Renal calculi, also known as kidney stones, are hard deposits of minerals and salts that form within the kidneys or urinary tract. They can range in size from a grain of sand to a golf ball, and can cause severe pain when they pass through the urinary tract.
Calcium oxalate is the most common type of kidney stone, but other types can also form, including struvite, uric acid, and cystine stones. Risk factors for developing kidney stones include dehydration, a diet high in certain types of foods, a family history of kidney stones, certain medical conditions, and certain medications.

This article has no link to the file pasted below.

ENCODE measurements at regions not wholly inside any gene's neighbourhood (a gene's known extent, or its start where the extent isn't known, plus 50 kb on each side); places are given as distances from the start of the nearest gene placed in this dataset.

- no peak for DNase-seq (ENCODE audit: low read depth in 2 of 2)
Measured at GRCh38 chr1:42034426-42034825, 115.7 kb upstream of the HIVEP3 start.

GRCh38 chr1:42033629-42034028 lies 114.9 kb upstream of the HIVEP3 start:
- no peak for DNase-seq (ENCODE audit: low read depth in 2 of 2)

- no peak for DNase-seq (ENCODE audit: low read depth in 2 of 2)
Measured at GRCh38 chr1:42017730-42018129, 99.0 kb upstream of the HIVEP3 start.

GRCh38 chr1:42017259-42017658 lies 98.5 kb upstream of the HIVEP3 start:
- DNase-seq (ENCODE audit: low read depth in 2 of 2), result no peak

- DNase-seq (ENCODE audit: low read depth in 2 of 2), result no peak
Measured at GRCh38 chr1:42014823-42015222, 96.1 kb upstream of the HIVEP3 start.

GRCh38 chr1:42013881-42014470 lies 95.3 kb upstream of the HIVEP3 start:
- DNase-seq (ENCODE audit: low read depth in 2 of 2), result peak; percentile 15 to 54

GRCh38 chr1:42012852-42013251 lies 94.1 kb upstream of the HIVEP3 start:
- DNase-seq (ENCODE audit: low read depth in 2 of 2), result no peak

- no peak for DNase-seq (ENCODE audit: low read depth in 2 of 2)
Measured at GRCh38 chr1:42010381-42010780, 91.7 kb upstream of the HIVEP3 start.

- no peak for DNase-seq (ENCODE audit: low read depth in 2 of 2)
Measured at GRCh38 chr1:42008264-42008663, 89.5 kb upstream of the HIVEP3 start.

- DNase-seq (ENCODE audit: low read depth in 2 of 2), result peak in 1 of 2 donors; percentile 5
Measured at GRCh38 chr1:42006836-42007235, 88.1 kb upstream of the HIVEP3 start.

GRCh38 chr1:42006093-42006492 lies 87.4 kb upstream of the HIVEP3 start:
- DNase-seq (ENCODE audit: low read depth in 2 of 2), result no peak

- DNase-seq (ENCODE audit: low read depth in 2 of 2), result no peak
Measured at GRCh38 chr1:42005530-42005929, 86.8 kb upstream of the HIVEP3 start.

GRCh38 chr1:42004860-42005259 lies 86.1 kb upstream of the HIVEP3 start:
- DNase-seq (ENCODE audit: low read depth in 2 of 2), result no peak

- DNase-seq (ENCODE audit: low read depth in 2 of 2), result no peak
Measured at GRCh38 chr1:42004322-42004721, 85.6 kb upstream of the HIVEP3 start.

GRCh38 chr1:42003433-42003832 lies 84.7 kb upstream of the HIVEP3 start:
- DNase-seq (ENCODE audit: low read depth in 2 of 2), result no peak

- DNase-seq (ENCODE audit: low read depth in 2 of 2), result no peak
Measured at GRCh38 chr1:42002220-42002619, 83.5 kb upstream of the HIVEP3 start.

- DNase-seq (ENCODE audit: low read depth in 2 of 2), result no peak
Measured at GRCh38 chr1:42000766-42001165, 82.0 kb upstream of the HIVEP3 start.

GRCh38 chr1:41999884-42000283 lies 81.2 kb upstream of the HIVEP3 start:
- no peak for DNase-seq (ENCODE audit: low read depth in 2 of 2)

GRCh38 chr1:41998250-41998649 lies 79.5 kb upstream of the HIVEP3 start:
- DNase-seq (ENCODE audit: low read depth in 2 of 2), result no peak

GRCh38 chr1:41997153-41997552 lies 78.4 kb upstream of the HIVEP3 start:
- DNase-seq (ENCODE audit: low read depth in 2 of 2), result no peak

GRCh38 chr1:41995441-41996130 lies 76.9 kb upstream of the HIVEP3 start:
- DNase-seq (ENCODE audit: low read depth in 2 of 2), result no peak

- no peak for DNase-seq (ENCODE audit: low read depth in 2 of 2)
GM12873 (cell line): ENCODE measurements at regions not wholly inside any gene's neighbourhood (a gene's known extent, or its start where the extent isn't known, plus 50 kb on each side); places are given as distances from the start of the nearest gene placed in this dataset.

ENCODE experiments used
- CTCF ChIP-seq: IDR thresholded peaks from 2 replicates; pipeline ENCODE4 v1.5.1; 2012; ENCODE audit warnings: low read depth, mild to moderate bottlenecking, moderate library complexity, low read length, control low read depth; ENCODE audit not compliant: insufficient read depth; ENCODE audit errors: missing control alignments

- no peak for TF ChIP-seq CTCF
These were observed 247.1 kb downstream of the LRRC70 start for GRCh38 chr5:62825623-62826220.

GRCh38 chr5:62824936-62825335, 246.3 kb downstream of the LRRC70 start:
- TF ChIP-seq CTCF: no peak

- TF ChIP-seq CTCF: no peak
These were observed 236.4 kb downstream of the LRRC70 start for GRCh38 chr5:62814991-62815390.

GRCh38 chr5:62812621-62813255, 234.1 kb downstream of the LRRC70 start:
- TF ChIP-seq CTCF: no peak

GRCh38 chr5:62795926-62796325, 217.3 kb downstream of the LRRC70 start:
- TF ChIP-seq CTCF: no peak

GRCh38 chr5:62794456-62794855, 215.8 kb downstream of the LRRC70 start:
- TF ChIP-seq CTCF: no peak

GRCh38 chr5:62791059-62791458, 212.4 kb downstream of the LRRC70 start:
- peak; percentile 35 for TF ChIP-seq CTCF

Symptoms of kidney stones may include severe pain in the back, side, or lower abdomen, pain during urination, blood in the urine, nausea and vomiting, and frequent urination. Treatment may include medications to manage pain and nausea, drinking plenty of fluids to help pass the stone, and in some cases, surgical intervention to remove the stone.
Preventative measures to reduce the risk of kidney stones include drinking plenty of water, reducing salt and animal protein in the diet, and avoiding foods high in oxalates, such as spinach, chocolate, and nuts. In some cases, medications may be prescribed to help prevent the formation of kidney stones.